2 Bellevue Road, SW17 7EG, chezbruce.co.uk

Hélène Darroze at The Connaught

 (Handout)
(Handout)

It’s a surprise to find one of London’s most overtly English-looking hotels home to a three-Michelin-starred French restaurant but having spent over a decade commuting between Paris and London, Hélène Darroze can surely be called an honorary Brit. The chef is certainly a fan of seasonal British produce — Newlyn Dover sole, Yorkshire forced rhubarb — but her cooking is a contemporary version of classical French cuisine, with dishes often incorporating a spice-based element to cut through the richness: Cornish lobster is seasoned with tandoori spices, carrot, citrus and coriander. Prices are not for the faint-hearted — the £185 tasting menu can be pimped up with caviar and cheese courses — and take a very deep breath before investigating a wine list that offers astonishing vertical tastings of Krug and Billecart-Salmon. A pastel-hued refurb, meanwhile, has lent the wood-panelled dining room a distinctly feminine flavour; book the pink marble chef’s table to get as close to the action as possible, though don’t expect any cheffy tantrums: Darroze runs one of the politest kitchens in London.

Carlos Place, W1K 2AL, the-connaught.co.uk

Gauthier Soho

 (Handout)
(Handout)

Alexis Gauthier is on a mission to prove that gourmet vegan is not an oxymoron incompatible with the world of haute cuisine. The Avignon-born chef worked in some of London’s most acclaimed Michelin kitchens and the lack of a star at his solo Soho restaurant merely proves that the Red Guide has yet to jump aboard the plant-based bandwagon (Michelin did not award a star to a vegan restaurant in France until 2021. Trendsetters they are not). Gauthier himself became vegan in 2015 and has moved beyond the clickbait of replicating French classics sans meat (”faux gras”; a carrot tartare shredded at the table in a vintage mincer) to focus instead on the on the innate flavours and textures of the vegetable patch: white asparagus with stuffed morel mushrooms and heart of palm, say, or a seashore assembly of Jersey royal potato with samphire and sea buckthorn. The wine list, naturally, is free from animal products, while the setting in a Georgian townhouse is as elegant as veganism gets in London.

21 Romilly Street, W1D 5AF, gauthiersoho.co.uk

Galvin Bistrot & Bar

 (Handout)
(Handout)

Galvin Bistrot de Luxe was one of the most famous restaurants of the noughties, a recreation of a Parisian brasserie that brought the elan of the Boulevard Saint-Germain to grimy old Baker Street. This Spitalfields revival does a convincing and convivial job of resurrecting the original, with bentwood chairs, a pewter bar and metro tiles (plus the copper tanks of fresh Pilsner Urquell left over from the Galvin brothers’ previous incarnation of the site). Kick off with sausage rolls and charcuterie, tarte flambées and croquettes ahead of steak-frites and duck confit, rum baba and tarte Tatin. Price are more Square Mile than bistro du coin but with cooking this enjoyable, there’s no quibbling, not least if you’re sitting on the lovely terrace, plus there’s a three-course lunch for £28.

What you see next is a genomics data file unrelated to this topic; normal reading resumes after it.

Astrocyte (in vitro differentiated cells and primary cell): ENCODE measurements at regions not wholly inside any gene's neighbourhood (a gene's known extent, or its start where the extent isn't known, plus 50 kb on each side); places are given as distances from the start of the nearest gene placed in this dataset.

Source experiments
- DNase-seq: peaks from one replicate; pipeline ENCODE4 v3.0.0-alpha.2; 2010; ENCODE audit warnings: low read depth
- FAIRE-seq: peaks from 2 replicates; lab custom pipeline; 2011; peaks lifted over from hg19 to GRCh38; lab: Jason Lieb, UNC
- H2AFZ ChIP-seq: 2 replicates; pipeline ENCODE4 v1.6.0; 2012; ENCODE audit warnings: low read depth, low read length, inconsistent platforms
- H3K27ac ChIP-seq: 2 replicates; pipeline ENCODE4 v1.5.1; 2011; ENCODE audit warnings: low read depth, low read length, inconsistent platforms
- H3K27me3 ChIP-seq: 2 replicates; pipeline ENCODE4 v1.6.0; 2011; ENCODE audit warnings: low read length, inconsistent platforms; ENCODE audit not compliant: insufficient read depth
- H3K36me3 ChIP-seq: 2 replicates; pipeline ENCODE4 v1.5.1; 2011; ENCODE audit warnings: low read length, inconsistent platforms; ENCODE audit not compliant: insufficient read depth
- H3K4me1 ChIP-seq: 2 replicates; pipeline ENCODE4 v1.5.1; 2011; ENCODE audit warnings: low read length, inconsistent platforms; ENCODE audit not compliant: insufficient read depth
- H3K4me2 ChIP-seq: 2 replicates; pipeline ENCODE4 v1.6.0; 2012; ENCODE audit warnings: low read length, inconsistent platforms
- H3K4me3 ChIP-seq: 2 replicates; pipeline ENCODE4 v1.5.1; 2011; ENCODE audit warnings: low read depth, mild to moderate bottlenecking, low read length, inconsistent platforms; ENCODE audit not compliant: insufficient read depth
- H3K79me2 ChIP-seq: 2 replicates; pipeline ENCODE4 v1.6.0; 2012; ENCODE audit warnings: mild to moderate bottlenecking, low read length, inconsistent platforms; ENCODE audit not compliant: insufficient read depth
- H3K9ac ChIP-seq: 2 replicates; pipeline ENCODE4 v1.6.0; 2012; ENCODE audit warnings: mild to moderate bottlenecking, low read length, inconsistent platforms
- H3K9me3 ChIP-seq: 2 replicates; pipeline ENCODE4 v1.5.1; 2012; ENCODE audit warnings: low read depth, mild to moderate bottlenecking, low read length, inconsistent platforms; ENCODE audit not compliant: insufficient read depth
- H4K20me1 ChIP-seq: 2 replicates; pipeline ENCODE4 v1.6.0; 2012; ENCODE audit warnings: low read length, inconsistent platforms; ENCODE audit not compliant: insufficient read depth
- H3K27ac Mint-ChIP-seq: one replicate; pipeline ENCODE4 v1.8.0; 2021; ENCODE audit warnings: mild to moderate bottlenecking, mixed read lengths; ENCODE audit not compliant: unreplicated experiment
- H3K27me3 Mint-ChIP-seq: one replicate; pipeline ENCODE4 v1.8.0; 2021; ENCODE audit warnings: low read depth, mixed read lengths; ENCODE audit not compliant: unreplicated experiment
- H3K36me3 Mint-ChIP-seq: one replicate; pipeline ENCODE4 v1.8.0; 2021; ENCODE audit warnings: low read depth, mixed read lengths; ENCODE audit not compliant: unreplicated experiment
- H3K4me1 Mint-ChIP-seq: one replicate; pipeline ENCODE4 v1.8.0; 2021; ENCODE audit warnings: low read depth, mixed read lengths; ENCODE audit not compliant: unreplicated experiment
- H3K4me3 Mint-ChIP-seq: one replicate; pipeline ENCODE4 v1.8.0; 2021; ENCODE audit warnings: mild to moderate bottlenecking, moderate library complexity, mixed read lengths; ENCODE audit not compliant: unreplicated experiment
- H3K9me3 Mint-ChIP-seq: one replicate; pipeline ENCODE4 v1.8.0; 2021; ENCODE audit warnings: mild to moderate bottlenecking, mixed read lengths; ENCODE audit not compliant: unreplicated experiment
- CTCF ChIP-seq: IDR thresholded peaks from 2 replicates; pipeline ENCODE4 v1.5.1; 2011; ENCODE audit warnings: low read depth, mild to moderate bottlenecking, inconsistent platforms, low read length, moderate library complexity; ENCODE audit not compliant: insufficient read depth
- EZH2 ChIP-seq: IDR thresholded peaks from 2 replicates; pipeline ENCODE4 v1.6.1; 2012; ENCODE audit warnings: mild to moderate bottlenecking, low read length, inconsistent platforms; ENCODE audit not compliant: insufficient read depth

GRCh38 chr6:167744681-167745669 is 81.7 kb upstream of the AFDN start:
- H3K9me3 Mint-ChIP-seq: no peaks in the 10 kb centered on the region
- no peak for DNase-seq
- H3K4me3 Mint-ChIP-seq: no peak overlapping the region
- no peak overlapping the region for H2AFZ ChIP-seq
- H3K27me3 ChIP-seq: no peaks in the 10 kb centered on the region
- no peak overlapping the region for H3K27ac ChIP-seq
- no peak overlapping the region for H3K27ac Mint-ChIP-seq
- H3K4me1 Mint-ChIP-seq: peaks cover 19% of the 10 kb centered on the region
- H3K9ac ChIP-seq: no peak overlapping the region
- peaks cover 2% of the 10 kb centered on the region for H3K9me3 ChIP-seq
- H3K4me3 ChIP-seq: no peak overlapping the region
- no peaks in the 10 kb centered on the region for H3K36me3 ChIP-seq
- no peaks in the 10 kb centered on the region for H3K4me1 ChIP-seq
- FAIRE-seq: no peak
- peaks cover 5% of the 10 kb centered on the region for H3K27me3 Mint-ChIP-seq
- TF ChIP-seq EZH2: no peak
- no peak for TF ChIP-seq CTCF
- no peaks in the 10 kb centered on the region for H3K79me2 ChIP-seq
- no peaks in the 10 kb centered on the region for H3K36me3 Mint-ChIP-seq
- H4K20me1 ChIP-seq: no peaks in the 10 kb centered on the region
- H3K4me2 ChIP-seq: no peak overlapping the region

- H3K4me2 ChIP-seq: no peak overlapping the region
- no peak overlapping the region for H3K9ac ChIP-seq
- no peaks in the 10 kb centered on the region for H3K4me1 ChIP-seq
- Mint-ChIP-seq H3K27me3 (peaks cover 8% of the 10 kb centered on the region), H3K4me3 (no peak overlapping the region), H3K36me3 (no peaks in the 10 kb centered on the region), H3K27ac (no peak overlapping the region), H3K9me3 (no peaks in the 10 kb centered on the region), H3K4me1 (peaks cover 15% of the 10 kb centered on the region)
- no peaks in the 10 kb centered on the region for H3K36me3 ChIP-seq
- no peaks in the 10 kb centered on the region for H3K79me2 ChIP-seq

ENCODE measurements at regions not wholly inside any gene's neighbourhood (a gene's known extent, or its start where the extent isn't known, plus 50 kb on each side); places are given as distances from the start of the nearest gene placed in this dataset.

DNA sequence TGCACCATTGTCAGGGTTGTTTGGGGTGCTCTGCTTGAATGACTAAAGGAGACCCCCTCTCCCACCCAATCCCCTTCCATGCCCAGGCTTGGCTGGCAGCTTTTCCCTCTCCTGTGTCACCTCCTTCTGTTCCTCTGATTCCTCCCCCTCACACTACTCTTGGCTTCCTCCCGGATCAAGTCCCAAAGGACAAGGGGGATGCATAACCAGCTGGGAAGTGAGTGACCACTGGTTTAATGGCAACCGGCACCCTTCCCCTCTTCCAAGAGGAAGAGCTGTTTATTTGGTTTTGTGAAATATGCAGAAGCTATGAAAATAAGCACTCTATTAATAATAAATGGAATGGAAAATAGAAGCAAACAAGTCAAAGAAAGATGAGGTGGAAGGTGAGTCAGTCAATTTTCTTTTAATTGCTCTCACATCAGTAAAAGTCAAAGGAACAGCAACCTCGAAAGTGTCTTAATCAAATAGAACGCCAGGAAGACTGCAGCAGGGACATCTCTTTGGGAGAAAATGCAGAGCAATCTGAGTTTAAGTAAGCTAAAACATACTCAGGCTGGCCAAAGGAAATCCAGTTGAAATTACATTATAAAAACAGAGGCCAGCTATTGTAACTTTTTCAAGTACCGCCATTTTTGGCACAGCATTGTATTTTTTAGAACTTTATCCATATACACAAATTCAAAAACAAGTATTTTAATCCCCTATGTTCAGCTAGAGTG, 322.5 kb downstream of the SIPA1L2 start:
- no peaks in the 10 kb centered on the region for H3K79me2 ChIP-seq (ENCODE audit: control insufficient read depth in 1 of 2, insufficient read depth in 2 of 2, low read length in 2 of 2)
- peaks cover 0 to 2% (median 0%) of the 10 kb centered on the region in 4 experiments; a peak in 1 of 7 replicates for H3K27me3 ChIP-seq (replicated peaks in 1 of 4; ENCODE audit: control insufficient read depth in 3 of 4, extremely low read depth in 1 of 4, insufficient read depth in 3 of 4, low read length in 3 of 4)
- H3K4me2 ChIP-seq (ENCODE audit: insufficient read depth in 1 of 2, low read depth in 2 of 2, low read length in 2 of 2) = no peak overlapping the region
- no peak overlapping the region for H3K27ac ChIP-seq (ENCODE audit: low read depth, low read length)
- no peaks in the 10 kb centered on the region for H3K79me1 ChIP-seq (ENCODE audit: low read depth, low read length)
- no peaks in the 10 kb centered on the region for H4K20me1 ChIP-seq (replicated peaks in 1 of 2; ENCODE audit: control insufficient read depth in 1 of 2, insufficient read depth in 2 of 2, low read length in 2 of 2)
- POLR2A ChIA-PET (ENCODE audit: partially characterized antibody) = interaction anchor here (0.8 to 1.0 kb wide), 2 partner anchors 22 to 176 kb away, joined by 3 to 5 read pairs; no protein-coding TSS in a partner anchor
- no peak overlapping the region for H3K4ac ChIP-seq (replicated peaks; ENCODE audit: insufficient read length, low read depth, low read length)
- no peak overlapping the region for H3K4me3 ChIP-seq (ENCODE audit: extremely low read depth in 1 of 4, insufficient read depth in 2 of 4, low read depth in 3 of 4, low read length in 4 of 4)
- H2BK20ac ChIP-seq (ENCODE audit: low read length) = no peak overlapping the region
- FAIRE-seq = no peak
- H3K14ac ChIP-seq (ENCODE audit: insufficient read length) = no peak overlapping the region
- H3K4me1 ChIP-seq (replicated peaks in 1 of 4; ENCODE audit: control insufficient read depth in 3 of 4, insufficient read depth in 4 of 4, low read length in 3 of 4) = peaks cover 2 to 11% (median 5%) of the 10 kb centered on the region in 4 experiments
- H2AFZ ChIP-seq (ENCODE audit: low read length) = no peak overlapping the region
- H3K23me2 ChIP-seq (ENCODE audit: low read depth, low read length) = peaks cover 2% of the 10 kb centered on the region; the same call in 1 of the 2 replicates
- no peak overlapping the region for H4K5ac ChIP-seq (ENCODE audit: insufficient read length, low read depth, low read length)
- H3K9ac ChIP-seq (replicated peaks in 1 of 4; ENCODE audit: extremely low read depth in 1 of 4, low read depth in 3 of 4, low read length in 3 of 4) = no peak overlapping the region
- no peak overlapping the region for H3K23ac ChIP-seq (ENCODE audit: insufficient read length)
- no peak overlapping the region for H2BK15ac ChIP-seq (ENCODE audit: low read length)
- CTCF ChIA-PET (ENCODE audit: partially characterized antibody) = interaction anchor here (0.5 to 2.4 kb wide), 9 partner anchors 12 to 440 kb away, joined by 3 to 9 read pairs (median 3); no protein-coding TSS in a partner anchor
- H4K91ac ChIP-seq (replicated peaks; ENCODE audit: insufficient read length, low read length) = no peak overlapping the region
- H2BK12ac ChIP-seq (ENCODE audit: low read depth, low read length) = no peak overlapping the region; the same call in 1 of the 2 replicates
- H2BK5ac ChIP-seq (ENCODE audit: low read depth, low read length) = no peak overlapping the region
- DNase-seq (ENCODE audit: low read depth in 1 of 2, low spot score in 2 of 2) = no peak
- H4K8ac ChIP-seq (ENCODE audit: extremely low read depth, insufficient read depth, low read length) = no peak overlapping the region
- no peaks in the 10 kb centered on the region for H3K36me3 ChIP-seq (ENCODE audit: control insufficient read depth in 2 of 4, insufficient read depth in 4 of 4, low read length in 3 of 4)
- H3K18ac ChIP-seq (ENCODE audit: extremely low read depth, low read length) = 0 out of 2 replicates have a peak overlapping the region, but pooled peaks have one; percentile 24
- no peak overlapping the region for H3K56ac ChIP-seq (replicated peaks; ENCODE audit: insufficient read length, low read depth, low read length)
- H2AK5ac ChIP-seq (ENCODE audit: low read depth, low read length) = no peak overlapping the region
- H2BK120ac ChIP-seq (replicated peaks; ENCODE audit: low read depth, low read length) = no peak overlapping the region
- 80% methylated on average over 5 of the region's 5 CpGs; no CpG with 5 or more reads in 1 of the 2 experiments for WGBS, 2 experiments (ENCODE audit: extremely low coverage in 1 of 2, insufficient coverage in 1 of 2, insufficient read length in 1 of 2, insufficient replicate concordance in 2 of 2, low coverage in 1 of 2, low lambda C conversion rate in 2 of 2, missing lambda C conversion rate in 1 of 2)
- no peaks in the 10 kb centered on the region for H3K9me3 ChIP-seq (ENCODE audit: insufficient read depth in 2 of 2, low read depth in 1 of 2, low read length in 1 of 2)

Entrance on Bishops Square, 35 Spital Square, E1 6DY, galvinrestaurants.com

L’Escargot

 (Handout)
(Handout)

Perhaps the most famous restaurant in Soho, glorious L’Escargot has been serving the flâneurs of Greek Street since 1927. The building itself dates back to 1741, a Georgian heritage which has bequeathed a warren of velvet-swagged rooms illuminated by chandeliers and hung with art that you assume is a print but turns out to be the original. Escargots come by the garlic-drenched dozen, flambéed or in a fricassee with wild mushrooms and foie gras; there’s lobster bisque and paté en croûte, halibut in Champagne sauce or chicken breast with morels, while the special of the day might be coq au vin on Monday or calf’s sweetbreads on Thursday. None of this, hélas, comes cheap, but there’s good value if you eat before 7pm, when there’s a three-course set for £22. As for the wine list, if you feel uncomfortable ordering anything with a French name, this probably isn’t the restaurant for you, though the charming staff are too polite to point out any mispronunciations.

48 Greek Street, London W1D 4EF, lescargot.co.uk

Provender

This hard-working café bar-cum bistro stays open from lunch until late, offering Wanstead locals prix-fixe lunches (three courses £17.95), lost afternoons exploring a regional French wine list while nibbling on Bayonne ham, and an all-day menu with the magic words ‘plats bourgeois’ at its heart: canard à l’orange, soufflé au Camembert, boeuf en croûte plus an asparagus vol-au-vent for the veggies. The rest of the menu is barely any less bourgeois, however, with onion soup followed by steak-frites and apricot bavarois, plus a Sunday roast for les rosbifs of east London. There are also the more unusual likes of a confit duck burger with celeriac remoulade and a ham hock and pigs’ trotter with apple slaw. But as the French themselves say: plus ça change, plus c’est la même chose. Which locals might translate as: if it ain’t broke, don’t fix it. So do yourself a favour and stick with the classic French dishes.

17 Wanstead High Street, E11 2AA, provenderlondon.co.uk